Saturday, February 14, 2009

The Part That I Missed

This Valentine's Day, 20th of my life, was as lonely as the last 5. Yeah, 5. Before that I was too young anyway. Well, this time I had the slight exception of the timely arrival of my XKCD tee.

Went to GT, eager to record 65bits but there were too many guests already (fine, just leave me out), made a hard decision to buy Street Fighter IV from Gamescore instead of waiting for my usual game shop to receive the second cheaper shipment. Helped my friend buy another copy and he swung by in a lovely new MX5 to pick it up, played it, sucked at it, went for the musical production my brother was starring in (basically, the who's who of Hwa Chong actors/resses were on stage).

And this was one of the parts that I missed.

I knew I was going to learn things that my JC friends won't for a few years yet, when I went to SIM with my parents' (financial) blessing. And as I went through the crash course of maturity that uni brings, I began to realise and accept that there will be things that JC kids will endure and enjoy, that I will miss out on. There's no CCA to have to join or face the MOE consequences in SIM. There weren't proper avenues to unleash our passions, to destress (not that we had alot to destress compared to them).

Come to think of it, there were. There were clubs. There was the... I dunno the Theatre Club or Drama Club or what had they in SIM. But we lazy buggers felt we had enough work on our hands to want to pick up on more responsibilities. Which we did. Shitloads of projects and research papers to think about. Except the JC kids (I should stop calling them kids they're my peers but who cares we all know them as JC kids) had that, and CCA(s), and still can pass with 6 A's. Us? "Have you seen the latest Bleach episode?" "Omg, fuggin' awesome, the bankai." "Totally. Hi 5."

Yes. We never did bother. With no law or grades to threaten us we didn't bother. But I realised today that I missed acting. The rehearsals where we broke down and giggled at stupid lines, quarreled about whether the chair should be a 1m stage right or 1.1m stage right, gossiped viciously about know-it-all prima donnas. Those few hours on the other side of the universe where you put all your energy, your heart, your soul, into being someone else, and that someone could be part of who you really are or a textbook polar opposite, it didn't matter. The applause, the blinding lights, the butterflies and racing heart, the applause.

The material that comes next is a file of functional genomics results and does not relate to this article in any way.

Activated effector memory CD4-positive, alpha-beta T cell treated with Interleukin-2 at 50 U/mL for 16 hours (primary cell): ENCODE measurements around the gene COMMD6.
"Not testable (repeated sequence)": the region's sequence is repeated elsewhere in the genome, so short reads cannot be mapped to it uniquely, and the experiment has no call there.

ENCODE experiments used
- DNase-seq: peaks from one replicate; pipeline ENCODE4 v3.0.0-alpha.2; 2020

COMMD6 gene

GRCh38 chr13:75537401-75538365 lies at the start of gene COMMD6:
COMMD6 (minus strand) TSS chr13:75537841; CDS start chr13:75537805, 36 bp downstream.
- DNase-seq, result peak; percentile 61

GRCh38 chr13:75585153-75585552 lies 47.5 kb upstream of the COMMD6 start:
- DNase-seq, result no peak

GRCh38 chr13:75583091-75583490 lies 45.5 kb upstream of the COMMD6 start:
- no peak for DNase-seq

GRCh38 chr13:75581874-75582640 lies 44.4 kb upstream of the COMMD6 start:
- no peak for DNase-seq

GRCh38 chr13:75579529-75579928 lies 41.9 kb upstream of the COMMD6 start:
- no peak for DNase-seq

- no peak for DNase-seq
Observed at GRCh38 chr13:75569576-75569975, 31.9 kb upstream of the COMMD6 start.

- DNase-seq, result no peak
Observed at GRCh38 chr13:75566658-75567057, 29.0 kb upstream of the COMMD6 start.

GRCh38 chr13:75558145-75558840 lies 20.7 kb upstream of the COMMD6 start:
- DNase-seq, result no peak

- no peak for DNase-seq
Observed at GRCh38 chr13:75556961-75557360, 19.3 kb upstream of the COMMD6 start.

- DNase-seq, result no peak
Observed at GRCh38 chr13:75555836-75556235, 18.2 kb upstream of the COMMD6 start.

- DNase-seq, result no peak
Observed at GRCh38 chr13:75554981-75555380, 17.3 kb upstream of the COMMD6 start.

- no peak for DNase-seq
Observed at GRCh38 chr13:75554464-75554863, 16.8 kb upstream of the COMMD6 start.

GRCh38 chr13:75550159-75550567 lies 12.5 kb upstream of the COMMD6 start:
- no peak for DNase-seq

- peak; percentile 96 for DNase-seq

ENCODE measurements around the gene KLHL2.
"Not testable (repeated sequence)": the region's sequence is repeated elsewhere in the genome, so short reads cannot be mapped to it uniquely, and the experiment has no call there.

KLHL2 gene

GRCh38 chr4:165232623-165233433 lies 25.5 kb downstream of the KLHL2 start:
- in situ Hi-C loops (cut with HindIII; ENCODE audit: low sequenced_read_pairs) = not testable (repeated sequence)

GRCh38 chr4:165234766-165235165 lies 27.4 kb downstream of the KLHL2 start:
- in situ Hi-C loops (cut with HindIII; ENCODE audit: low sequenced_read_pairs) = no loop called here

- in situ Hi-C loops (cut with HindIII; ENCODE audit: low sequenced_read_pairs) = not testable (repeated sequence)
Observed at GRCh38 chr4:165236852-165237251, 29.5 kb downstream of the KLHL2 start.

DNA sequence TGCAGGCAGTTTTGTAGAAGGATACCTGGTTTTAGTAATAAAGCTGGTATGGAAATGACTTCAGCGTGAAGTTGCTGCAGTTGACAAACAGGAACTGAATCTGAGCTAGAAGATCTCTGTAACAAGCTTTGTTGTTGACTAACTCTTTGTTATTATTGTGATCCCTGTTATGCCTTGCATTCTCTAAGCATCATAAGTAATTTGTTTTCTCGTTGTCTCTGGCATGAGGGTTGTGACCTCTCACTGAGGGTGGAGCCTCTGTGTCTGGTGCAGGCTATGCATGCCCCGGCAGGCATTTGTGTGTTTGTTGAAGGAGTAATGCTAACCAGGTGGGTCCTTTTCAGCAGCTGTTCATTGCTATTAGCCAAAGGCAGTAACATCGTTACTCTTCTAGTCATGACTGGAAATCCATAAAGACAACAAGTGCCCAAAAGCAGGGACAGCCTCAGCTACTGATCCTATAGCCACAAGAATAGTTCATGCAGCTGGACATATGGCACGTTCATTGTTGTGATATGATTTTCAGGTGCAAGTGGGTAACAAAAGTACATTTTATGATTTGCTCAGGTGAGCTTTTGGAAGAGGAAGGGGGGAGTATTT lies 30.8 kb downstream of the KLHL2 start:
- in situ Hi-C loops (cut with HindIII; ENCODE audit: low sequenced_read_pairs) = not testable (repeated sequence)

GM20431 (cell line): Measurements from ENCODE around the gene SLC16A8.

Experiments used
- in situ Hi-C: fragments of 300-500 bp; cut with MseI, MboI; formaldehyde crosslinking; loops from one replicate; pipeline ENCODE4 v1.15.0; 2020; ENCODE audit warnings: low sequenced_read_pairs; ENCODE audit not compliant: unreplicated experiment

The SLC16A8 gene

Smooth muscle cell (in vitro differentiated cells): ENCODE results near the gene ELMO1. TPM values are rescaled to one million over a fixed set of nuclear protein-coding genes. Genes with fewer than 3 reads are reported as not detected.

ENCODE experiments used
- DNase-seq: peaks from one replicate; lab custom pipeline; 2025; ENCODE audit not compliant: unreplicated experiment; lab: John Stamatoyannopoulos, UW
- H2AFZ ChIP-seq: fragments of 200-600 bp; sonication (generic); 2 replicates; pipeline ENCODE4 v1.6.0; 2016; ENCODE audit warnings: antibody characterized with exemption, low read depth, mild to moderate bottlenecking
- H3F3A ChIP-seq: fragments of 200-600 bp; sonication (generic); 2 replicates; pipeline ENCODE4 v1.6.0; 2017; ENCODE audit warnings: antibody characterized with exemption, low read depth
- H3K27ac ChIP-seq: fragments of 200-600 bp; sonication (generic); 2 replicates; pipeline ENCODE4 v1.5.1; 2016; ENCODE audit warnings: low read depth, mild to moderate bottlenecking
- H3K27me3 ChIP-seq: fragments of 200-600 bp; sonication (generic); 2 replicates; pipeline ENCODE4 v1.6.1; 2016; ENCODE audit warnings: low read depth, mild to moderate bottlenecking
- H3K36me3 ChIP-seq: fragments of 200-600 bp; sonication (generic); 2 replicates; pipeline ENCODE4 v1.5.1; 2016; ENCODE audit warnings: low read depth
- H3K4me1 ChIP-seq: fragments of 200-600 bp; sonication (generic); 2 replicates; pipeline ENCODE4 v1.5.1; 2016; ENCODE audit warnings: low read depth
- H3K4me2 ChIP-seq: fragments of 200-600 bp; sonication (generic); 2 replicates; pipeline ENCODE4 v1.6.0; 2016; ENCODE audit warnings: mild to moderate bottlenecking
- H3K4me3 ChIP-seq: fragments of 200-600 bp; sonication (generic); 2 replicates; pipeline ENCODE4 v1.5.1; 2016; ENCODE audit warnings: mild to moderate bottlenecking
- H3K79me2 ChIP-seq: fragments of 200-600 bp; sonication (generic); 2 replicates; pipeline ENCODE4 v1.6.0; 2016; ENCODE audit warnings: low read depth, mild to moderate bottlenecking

Tripping over a mic cable and sending the mic and yourself flying smack in the middle of stage.

No that never happened to me. Or to anyone else in my life. God forbid.

There's something about live performances that make them magical, isn't there? But there's nothing enchanting about it. It's magical only because it had life in it. Life, passion, living breathing energy.

Once, I went to see my friend's three-man band play at Blujaz. Bass guitar, electric guitar, soprano saxophone. And they started playing Kenny G's famous hit, whatever the hell it's name was, and the whole cafe piped down, like a magical hushing spell, and listened with held breaths to the rendition. He wasn't Kenny G, I don't think he was omg genius-good, but it was all his passion, resonating in our ears. My friend raised his eyebrows and smirked at his mate at the sound of the applause they got.

The singers at my brother's performance, they were good. They were above average, in fact rather talented. But they weren't anything scream about. They weren't The Beatles, or OneRepublic (yep), or Nat King Cole. But they were real. They were there. Their mental weight was all leaned on the meaning the songs had in line with the play. And again, like magic, the crowd was deathly silent as a confused girl sang Nature Boy, as advising friends sang Hey Jude, as a boy hurt by rejection sang Apologize.

And as I watched, and applauded, I felt a little sad. Sad that I had to let my chance go to take a path less travelled. Actually, yet travelled. I was the first batch of my course. Yes I'm showing off.

Because amidst all the mindcrushing stress of having exams that would, as always with the Singaporean system, decide your life path, these JC kids could have a little fun.

And they would remember, in retrospect, that these two years were to be the last two that they were able to enjoy absolutely carefree fun. Before all the grown up shit comes in. God, they're worse than Left4Dead zombies.

3 comments:

Kenny said...

JC is no biggie... So much of shit crammed into 2 yrs isn't fun. At all.

And thanks for getting me the game. Saved me $2 from the ERP. =)

NTT said...

Told you that you could sit in instead of me.. Haiz..

Farinelli said...

Dowan I want to make you feel irrationally guilty harhar.